Space Cop is a terrible movie so… success?


Do you know how family videos are only funny to people in the family? That’s what Red Letter Media’s Space Cop is like. If you’re a fan of these guys you’ll probably enjoy their movie. Probably. When the promotional material suggests it would someday be a contender for RLM’s own Best of the Worst series, they weren’t kidding. It’s a bad movie, but that’s kind of their expertise, isn’t it? Expecting them to make anything other than a bad movie is like asking Mike Tyson to figure skate.

Whether or not the Blu-Ray is worth the twenty-five bucks is another story, but there’s a digital download which also provides the same special features (behind-the-scenes footage, commentary, and more than twenty minutes of outtakes) for $17. There’s also a movie-only download for $14. Although I’m hesitant to recommend the movie itself for $14, you might as well buy the special features if you’re paying for the movie anyway. The outtakes are often funny, but it feels like they included every single take in which the actors flubbed a line or broke character. Although I haven’t had the time to check out the commentary track yet, I’m eager to do so.

I’m no stranger to crowdfunded films so I knew what I was getting into… in other words, I wasn’t expecting much. Space Cop is A) better than I thought it would be and B) a lot more entertaining than the Angry Video Game Nerd movie, even if that one had a lot more production value. Space Cop starts off promising enough and feels like an authentic movie for the first few minutes despite the Spanish soap opera lighting. Then it quickly descends into the non sequitur jokes and politically incorrect humor which work roughly half the time.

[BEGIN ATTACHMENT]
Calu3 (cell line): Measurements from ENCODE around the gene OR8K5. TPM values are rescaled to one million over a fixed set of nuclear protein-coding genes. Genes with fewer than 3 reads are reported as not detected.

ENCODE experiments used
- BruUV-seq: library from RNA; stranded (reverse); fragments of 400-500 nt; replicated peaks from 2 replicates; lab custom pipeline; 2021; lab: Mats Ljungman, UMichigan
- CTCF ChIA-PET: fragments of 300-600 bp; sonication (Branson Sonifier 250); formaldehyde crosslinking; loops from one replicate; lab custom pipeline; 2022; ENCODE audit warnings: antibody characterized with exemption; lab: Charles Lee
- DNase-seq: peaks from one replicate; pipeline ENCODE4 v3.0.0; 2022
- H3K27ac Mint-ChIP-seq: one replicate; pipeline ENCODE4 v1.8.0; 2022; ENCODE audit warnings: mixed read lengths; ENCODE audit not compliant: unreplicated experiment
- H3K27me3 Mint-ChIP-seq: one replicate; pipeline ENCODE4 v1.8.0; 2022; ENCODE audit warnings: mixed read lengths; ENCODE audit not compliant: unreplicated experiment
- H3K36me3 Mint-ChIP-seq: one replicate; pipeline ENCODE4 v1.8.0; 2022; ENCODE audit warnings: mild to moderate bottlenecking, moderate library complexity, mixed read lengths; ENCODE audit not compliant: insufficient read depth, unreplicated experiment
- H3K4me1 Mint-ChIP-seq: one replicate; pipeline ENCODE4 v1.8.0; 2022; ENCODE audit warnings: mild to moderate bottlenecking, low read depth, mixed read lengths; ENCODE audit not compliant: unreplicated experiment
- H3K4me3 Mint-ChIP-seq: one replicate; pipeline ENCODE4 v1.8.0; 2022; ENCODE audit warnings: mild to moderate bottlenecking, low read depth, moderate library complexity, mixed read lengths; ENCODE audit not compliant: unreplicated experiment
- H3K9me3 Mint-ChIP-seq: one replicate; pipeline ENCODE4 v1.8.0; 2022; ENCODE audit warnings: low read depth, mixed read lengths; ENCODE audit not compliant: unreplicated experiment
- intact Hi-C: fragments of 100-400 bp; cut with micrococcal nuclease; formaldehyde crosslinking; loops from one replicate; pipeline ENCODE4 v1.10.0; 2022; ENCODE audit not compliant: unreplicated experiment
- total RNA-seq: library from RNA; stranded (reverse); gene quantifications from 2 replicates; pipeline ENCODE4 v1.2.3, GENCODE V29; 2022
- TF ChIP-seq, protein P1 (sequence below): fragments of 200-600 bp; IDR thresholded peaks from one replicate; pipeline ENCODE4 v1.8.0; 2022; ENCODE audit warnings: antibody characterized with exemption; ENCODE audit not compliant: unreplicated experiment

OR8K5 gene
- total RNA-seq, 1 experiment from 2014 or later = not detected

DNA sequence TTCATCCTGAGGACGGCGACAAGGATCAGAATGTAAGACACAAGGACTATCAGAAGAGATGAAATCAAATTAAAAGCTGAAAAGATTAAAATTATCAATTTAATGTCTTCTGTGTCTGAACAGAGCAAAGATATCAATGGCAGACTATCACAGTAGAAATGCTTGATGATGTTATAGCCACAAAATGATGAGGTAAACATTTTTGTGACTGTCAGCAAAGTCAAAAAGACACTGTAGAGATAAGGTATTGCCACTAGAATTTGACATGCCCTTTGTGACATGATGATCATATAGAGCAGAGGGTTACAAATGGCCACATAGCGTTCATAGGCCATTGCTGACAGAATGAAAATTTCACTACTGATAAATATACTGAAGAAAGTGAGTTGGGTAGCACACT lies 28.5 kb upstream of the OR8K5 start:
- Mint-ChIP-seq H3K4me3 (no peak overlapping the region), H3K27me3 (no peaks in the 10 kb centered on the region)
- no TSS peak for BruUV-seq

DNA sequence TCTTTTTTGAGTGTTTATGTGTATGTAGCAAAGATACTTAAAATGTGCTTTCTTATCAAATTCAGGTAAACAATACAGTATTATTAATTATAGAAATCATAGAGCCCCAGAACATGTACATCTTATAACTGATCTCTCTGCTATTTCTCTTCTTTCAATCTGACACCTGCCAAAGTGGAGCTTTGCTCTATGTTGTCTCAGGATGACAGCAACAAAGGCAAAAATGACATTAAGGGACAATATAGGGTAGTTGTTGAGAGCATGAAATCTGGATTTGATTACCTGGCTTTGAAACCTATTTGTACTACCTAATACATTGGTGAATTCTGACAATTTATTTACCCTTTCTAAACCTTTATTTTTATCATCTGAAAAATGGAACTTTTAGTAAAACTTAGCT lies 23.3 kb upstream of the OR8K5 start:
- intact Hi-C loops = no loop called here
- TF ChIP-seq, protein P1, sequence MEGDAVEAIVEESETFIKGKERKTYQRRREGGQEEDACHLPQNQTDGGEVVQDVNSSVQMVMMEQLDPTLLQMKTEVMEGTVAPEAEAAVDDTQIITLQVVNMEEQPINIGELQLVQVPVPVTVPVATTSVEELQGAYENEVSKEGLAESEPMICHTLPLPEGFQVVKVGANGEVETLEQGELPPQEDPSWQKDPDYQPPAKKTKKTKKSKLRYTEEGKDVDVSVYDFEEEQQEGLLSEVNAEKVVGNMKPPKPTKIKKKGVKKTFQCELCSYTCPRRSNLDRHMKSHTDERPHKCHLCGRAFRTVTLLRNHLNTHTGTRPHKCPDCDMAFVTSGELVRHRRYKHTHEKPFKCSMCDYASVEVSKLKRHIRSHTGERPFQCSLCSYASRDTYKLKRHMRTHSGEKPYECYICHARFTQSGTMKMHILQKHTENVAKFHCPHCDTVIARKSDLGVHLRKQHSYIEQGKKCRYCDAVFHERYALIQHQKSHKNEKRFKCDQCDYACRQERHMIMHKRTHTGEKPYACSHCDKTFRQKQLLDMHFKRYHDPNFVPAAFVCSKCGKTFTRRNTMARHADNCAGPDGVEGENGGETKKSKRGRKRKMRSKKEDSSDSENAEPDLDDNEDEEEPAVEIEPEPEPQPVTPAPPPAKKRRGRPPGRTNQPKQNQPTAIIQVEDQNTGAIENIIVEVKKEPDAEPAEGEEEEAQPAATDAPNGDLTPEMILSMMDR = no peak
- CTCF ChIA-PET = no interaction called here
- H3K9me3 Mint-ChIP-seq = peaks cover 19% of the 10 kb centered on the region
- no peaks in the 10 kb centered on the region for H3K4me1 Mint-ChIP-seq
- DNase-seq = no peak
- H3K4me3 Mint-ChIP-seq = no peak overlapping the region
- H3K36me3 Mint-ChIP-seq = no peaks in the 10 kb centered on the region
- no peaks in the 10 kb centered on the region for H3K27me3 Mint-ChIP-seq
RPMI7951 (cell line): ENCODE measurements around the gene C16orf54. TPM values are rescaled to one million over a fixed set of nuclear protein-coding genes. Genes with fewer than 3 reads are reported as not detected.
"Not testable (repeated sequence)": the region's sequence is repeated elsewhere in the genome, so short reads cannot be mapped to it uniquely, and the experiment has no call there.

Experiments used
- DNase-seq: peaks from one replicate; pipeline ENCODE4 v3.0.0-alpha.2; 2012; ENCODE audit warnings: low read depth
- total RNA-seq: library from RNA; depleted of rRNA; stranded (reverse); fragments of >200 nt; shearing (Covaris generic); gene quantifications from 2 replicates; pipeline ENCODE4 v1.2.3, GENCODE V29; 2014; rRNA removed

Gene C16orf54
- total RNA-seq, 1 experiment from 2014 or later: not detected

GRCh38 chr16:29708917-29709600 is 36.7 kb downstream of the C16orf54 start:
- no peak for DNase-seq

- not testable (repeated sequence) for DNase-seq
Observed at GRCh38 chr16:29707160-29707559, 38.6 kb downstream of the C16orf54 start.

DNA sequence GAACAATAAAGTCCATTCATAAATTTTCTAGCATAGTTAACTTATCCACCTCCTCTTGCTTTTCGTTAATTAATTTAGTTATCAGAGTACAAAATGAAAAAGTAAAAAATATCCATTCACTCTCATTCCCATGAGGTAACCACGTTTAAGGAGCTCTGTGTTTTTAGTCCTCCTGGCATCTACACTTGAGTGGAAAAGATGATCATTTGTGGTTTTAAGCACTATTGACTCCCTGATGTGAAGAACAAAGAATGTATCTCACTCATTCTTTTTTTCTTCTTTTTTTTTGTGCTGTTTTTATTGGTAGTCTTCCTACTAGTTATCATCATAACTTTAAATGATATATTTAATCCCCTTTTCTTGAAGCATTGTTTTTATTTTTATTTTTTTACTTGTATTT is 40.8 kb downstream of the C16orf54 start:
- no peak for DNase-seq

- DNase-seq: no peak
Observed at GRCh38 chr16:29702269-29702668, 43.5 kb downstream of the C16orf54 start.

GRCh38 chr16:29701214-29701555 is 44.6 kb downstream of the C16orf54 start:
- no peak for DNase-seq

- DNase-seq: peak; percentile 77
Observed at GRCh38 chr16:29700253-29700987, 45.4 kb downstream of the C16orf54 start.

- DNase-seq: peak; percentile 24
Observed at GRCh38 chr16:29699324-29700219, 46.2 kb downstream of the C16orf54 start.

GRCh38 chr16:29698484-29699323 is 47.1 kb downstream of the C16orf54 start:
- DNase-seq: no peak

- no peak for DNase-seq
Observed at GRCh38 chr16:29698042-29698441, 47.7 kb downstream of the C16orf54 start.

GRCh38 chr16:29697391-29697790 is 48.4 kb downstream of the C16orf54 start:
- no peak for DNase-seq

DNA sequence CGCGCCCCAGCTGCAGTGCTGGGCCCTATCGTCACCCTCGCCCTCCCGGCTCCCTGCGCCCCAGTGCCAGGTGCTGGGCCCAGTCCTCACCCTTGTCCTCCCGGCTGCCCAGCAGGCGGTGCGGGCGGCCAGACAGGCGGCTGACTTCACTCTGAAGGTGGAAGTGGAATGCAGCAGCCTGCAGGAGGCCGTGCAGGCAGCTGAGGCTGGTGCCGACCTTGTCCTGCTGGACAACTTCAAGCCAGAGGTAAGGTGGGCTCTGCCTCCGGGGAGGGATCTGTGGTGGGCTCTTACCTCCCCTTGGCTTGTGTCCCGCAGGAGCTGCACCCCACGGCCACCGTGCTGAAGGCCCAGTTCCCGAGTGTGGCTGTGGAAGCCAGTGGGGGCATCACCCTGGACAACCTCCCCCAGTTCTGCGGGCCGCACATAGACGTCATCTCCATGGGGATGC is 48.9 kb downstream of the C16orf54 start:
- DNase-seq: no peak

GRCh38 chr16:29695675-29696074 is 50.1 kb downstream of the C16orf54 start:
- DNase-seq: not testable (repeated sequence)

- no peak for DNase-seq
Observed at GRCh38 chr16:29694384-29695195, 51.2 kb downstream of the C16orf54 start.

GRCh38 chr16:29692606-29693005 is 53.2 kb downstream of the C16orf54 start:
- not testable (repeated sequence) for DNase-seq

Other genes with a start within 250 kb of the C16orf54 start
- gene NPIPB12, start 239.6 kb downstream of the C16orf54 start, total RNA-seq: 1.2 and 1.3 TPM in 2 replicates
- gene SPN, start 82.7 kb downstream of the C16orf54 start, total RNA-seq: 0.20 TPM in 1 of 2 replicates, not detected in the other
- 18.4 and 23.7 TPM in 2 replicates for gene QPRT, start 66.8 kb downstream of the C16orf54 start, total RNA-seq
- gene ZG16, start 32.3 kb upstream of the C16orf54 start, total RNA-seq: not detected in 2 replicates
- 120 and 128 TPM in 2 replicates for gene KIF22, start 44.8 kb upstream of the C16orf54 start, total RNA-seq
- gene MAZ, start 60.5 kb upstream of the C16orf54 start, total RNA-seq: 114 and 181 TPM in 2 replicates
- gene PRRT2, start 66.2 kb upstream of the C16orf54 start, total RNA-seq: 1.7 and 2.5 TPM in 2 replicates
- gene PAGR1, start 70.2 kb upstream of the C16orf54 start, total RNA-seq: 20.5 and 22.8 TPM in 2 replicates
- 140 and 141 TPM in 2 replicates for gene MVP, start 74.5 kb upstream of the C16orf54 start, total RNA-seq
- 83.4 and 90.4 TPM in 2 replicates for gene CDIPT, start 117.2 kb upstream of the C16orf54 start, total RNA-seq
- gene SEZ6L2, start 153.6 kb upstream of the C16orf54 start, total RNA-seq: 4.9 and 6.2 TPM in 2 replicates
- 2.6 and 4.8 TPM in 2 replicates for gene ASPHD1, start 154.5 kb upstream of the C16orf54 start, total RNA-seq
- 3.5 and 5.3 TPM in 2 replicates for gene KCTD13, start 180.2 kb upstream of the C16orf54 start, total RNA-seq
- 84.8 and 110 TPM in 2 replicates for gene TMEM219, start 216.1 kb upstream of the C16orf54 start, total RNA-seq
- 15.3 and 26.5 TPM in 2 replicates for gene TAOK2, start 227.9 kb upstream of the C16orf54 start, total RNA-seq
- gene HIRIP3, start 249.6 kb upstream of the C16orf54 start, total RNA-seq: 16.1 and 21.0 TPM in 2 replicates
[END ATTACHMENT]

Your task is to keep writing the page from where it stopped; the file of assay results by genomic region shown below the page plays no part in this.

As for the plot, a gung-ho policeman from the future is accidentally transported to 2007 after he chases aliens into some kind of time-space vortex thing. During a modern day shootout in a cryogenics lab, the future cop accidentally thaws a cop from the past. They’ll have to team up to save the world from a devious plot involving aliens and a brain in a jar.

The two main characters are only about as good as a memorable Saturday Night Live sketch, but they’re stretched to feature length. The actors’ decision to speak in “funny” voices from beginning to end is, at best, easy to look past, while at worst it’s frankly annoying. When Patton Oswalt makes a cameo early on, it’s pretty clear they were reluctant to trim their only star’s footage because it goes on and on. The length then becomes part of the joke, but not a very funny one. Also, I don’t get why the guys think the slow-running gag, as seen in the trailer, is funny. I don’t get it. I don’t think it’s a reference to anything, either.

Perhaps an inside joke?

My biggest issue with the movie is a complaint RLM have voiced themselves: the best bad movies are the ones that weren’t intentionally bad. Movies that set out to be bad just can’t capture the charm of good bad movies. Space Cop isn’t a good bad movie, but it’s a decent one, at least when the jokes hit their target.

If you’re on the fence about purchasing the film, don’t bother. But if you’re a veteran of bad movies, and you like RLM—like, really like them—then you probably want to support them anyway. Might as well get something to show for it while you’re at it.

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